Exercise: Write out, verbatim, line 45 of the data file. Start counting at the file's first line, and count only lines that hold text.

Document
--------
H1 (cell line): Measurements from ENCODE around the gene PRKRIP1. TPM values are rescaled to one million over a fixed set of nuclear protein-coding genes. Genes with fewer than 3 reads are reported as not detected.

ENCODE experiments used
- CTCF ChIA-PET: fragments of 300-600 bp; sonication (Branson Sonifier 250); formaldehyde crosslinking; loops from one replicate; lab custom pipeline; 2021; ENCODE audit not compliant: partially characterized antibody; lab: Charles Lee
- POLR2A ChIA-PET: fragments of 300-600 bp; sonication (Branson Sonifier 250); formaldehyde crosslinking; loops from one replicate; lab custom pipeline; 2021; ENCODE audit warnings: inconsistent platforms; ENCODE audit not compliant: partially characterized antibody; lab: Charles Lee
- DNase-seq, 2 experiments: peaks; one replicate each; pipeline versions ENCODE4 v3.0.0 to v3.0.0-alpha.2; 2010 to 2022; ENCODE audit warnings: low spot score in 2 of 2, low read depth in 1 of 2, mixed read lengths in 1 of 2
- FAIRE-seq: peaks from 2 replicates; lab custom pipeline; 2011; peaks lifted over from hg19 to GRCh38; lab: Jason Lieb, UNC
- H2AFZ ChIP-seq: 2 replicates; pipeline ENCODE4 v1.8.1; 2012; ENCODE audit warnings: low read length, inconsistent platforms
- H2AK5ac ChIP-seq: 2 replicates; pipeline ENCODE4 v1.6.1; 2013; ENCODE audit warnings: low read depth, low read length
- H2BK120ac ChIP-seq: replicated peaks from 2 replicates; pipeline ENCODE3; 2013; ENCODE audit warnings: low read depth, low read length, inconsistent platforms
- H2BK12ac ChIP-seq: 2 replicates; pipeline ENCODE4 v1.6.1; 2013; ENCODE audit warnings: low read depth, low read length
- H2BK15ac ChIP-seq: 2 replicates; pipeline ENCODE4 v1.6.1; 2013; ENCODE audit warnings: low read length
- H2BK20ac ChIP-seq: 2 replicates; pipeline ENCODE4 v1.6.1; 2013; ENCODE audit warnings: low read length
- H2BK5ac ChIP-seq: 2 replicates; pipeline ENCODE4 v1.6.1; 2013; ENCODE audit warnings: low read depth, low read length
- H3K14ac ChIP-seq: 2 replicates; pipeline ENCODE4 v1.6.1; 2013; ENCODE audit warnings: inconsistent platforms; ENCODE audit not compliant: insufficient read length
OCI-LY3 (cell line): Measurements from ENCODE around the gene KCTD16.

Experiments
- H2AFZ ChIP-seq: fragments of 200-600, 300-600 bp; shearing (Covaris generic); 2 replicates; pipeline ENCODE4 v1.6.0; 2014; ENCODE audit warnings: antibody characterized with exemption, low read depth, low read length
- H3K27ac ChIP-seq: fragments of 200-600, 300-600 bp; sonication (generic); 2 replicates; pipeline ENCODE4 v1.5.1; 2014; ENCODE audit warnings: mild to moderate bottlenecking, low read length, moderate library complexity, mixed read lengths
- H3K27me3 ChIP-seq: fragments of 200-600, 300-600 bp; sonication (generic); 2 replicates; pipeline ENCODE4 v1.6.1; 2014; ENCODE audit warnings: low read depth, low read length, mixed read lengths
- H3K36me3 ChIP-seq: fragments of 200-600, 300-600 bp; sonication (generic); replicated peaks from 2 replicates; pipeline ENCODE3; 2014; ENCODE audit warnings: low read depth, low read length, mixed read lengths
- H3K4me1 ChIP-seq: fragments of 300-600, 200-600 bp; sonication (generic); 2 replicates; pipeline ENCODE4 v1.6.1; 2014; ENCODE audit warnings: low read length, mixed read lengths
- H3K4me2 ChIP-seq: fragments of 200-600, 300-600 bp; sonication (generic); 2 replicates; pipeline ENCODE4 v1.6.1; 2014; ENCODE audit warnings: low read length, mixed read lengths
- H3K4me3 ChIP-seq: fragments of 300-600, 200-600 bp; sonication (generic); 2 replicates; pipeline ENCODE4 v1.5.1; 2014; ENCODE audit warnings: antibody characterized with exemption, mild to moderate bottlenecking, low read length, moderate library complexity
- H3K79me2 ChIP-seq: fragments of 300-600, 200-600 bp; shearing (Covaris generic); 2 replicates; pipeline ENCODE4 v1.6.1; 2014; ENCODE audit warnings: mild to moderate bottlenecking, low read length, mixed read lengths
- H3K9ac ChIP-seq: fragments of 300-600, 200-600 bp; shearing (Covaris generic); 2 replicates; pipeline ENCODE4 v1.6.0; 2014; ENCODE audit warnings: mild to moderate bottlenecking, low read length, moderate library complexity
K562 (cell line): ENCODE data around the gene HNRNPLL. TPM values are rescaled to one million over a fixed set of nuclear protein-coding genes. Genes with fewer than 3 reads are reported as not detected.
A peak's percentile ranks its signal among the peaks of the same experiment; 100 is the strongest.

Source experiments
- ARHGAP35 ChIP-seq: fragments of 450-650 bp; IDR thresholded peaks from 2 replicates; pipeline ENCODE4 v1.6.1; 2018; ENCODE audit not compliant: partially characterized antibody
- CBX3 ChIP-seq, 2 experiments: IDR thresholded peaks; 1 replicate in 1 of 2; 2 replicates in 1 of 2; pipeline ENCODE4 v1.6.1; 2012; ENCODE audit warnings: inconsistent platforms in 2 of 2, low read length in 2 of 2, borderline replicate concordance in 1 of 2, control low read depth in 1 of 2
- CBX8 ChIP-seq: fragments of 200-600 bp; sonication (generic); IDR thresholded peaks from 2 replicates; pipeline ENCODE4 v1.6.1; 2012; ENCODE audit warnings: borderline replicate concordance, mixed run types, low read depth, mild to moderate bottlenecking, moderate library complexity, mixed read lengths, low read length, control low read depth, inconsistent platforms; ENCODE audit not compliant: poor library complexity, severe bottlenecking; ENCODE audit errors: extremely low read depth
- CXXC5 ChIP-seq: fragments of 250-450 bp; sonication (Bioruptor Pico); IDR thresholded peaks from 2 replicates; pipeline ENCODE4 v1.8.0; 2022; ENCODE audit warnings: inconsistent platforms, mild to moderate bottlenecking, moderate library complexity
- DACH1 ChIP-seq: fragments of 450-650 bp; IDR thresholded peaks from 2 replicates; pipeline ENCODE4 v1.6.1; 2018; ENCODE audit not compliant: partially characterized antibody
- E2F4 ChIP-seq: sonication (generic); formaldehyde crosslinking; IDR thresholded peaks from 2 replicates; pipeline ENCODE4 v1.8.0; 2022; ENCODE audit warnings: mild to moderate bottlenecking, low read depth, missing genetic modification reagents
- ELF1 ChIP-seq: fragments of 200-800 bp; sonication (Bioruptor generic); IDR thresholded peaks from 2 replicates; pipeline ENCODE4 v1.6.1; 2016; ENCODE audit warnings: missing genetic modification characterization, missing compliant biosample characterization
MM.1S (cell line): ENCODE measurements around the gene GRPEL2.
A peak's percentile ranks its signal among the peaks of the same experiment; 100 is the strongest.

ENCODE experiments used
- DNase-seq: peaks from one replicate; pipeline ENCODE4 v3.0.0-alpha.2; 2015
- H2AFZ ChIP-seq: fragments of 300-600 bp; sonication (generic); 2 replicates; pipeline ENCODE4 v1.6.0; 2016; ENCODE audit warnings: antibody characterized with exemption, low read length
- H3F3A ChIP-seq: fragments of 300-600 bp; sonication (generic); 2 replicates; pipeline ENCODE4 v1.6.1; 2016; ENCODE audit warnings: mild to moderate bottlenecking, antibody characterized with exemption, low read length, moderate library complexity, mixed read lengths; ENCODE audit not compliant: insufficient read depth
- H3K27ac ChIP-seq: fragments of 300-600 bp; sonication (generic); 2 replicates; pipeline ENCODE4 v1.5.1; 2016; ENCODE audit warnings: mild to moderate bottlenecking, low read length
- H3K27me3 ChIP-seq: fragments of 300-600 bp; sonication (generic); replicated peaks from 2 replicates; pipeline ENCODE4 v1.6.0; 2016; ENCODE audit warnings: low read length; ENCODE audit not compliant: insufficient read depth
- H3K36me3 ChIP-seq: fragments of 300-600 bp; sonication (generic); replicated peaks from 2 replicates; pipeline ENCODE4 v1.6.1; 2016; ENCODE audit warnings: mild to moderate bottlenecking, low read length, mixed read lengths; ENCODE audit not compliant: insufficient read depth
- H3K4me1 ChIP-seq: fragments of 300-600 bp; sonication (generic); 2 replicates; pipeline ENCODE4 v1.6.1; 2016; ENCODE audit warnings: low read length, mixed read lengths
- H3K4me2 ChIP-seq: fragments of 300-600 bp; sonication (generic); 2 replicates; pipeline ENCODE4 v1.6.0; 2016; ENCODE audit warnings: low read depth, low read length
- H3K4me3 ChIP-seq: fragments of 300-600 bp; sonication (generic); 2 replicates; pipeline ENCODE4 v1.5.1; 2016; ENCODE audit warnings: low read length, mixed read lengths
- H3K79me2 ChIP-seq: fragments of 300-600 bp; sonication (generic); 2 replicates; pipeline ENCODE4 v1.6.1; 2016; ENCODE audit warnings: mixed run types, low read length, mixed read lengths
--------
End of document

- H3K4me1 ChIP-seq: fragments of 300-600 bp; sonication (generic); 2 replicates; pipeline ENCODE4 v1.6.1; 2016; ENCODE audit warnings: low read length, mixed read lengths